Following close to eleven months of street protests calling for an end to his 33-year presidency, former president Ali Abdullah Saleh signed a U.S.-supported transition plan on November 23, 2011. Former Vice President Abd Rabbuh Mansur Hadi was elected president in February 2012 in a one-man election. While the new government has made progress on parts of the transition plan by beginning to restructure the security sector and completing a National Dialogue Conference (NDC), it has yet to revise the constitution or hold new elections.
In late September 2014, Shiite rebels gained control over much of Yemen’s capital, Sanaa, prompting a new agreement to establish a more inclusive government. At the same time, President Hadi is facing growing protests in the south for independence and continuing attacks by al-Qaeda in the Arabian Peninsula (AQAP). Security forces and several non-state actors in Yemen have been implicated in various human rights violations.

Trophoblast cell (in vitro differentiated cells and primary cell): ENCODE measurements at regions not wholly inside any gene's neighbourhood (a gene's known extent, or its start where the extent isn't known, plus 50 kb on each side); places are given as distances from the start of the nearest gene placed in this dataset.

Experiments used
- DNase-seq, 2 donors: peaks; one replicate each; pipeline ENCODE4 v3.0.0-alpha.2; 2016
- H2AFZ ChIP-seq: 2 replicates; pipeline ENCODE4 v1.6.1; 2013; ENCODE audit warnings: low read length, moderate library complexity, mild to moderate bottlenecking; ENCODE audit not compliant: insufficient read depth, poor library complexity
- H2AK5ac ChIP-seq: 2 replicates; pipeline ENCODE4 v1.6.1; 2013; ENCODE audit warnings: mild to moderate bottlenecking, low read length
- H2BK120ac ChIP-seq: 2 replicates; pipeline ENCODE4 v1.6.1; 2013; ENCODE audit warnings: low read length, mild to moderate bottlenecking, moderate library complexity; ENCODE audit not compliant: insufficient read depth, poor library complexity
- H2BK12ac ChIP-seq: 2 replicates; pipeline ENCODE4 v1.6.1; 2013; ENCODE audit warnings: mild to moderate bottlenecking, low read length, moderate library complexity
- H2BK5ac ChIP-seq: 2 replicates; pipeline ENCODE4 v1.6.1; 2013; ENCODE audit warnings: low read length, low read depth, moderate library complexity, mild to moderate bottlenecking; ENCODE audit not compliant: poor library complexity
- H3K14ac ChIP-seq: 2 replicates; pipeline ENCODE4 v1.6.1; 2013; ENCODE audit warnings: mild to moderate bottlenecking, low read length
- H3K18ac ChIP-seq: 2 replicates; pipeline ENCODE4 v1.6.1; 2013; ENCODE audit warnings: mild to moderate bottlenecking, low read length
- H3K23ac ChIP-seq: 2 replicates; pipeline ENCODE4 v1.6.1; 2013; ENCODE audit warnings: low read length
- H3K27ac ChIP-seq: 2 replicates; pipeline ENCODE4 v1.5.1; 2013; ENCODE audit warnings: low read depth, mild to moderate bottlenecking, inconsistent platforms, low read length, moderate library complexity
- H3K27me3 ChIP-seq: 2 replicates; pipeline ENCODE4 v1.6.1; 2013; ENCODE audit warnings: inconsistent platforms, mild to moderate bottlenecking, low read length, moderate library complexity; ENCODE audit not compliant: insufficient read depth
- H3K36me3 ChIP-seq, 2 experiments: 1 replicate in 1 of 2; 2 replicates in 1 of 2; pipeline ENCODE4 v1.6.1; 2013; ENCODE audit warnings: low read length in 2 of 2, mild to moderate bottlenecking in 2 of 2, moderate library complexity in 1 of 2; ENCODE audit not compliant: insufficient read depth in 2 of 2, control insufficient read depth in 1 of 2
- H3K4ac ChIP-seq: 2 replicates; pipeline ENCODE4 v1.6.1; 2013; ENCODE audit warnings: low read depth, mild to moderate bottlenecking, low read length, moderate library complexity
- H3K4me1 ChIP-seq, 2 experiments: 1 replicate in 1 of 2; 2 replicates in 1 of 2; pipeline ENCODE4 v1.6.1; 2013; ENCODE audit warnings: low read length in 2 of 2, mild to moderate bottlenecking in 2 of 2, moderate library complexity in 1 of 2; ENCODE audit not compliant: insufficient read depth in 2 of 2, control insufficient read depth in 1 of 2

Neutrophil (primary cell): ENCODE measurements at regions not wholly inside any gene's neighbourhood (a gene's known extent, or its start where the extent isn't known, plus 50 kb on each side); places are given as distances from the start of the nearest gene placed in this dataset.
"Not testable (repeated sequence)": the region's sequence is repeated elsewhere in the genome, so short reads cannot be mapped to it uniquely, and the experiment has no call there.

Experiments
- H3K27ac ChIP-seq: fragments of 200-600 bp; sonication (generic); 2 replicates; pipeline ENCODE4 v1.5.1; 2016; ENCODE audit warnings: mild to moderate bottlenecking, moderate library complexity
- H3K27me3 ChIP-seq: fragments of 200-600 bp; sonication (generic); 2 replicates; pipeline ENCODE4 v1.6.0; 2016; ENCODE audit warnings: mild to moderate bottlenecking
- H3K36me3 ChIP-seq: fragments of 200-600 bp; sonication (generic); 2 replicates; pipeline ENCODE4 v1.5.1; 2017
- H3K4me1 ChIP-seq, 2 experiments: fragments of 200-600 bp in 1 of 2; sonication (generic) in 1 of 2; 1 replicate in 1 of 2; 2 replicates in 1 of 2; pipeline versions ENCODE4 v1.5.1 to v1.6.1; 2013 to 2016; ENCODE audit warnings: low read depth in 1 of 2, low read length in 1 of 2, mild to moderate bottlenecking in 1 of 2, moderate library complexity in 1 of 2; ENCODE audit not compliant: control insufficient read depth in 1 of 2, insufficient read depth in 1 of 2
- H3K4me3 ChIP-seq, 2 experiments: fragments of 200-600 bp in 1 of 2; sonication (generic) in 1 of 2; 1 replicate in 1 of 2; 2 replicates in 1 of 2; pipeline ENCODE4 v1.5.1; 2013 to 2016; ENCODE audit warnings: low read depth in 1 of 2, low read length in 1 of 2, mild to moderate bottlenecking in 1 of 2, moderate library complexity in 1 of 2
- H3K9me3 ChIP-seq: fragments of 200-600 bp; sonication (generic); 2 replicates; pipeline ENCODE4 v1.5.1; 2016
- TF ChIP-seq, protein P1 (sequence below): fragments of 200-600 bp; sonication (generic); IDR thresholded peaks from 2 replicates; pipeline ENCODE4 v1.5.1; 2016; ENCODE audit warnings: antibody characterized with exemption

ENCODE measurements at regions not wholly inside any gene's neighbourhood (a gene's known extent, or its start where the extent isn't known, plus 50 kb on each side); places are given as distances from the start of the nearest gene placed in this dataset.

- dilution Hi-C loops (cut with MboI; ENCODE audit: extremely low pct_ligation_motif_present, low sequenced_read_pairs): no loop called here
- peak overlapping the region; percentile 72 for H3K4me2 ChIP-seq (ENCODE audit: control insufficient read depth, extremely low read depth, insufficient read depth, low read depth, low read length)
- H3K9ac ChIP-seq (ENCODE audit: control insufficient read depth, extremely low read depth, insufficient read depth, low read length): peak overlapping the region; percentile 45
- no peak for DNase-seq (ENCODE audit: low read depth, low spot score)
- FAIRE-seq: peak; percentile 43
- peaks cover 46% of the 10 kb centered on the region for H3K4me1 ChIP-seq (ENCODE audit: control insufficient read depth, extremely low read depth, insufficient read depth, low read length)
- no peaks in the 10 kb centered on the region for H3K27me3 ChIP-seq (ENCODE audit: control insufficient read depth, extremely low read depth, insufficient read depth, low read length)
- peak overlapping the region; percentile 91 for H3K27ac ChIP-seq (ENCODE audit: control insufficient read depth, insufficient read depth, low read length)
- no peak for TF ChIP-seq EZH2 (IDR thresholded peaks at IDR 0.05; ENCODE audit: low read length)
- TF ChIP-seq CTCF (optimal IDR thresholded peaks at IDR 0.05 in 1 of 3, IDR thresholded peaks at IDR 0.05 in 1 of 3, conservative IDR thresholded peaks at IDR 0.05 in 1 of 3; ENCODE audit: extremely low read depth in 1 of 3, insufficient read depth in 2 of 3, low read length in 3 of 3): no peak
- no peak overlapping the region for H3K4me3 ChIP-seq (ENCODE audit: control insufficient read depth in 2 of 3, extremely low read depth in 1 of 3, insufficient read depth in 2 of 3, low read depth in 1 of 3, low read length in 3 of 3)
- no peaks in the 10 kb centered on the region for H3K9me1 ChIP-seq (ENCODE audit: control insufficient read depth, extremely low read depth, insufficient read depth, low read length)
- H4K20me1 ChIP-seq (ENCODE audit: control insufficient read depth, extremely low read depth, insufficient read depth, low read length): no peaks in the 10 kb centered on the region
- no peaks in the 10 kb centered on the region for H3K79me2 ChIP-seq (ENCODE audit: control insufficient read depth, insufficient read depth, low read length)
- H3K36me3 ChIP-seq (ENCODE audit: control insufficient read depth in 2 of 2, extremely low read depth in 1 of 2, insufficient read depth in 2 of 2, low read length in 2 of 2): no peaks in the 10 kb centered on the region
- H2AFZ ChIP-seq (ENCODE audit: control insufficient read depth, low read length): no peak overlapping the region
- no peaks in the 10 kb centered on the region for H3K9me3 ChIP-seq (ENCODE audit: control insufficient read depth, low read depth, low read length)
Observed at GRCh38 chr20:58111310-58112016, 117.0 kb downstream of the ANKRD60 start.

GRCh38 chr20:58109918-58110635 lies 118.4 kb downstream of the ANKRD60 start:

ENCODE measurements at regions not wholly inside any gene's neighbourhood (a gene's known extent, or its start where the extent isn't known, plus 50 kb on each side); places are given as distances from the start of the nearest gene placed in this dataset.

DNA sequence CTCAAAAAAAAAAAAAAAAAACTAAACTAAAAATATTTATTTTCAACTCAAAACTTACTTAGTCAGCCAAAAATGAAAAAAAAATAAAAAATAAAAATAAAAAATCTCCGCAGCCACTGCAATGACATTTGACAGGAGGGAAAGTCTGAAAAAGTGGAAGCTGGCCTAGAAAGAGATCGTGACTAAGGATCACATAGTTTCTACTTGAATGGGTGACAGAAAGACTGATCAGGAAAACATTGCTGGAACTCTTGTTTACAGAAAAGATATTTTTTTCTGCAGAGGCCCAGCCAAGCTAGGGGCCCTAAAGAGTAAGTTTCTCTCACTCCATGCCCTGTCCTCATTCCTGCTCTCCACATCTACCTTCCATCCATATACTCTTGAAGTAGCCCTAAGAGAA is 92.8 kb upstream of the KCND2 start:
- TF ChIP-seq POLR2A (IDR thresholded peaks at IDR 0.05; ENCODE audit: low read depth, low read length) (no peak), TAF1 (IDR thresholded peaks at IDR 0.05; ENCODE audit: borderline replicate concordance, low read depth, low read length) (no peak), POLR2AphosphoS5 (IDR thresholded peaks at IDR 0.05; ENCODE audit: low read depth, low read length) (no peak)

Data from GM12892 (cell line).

Given the unstable political and security climate, U.S. support for Yemen’s security sector remains a top priority. From Fiscal Year (FY) 2011 to 2014, the U.S. government allocated a total of $343 million in U.S. security assistance to Yemen aimed primarily at strengthening the security forces’ capacity to combat terrorism. As the Obama Administration seeks more funding for U.S. security assistance to Yemen, there are several serious challenges ranging from concern about the use of U.S. drone attacks, Houthi support for the new agreement and high levels of security force corruption and abuse of power.